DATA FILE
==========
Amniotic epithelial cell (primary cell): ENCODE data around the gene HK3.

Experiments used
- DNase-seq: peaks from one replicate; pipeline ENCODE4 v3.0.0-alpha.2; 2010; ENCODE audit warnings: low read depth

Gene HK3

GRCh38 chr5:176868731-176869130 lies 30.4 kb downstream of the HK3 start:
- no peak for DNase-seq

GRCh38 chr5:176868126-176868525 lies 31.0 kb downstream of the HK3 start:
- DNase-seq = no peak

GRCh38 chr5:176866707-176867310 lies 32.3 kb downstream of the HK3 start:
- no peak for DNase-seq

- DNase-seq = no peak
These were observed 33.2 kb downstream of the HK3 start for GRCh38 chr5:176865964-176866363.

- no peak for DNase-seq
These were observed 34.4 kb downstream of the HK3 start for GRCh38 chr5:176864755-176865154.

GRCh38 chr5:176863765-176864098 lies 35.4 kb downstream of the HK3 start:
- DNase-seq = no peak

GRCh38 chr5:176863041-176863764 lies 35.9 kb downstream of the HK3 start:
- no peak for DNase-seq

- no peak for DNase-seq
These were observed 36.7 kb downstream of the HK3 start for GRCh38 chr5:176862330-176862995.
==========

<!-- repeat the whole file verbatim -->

Amniotic epithelial cell (primary cell): ENCODE data around the gene HK3.

Experiments used
- DNase-seq: peaks from one replicate; pipeline ENCODE4 v3.0.0-alpha.2; 2010; ENCODE audit warnings: low read depth

Gene HK3

GRCh38 chr5:176868731-176869130 lies 30.4 kb downstream of the HK3 start:
- no peak for DNase-seq

GRCh38 chr5:176868126-176868525 lies 31.0 kb downstream of the HK3 start:
- DNase-seq = no peak

GRCh38 chr5:176866707-176867310 lies 32.3 kb downstream of the HK3 start:
- no peak for DNase-seq

- DNase-seq = no peak
These were observed 33.2 kb downstream of the HK3 start for GRCh38 chr5:176865964-176866363.

- no peak for DNase-seq
These were observed 34.4 kb downstream of the HK3 start for GRCh38 chr5:176864755-176865154.

GRCh38 chr5:176863765-176864098 lies 35.4 kb downstream of the HK3 start:
- DNase-seq = no peak

GRCh38 chr5:176863041-176863764 lies 35.9 kb downstream of the HK3 start:
- no peak for DNase-seq

- no peak for DNase-seq
These were observed 36.7 kb downstream of the HK3 start for GRCh38 chr5:176862330-176862995.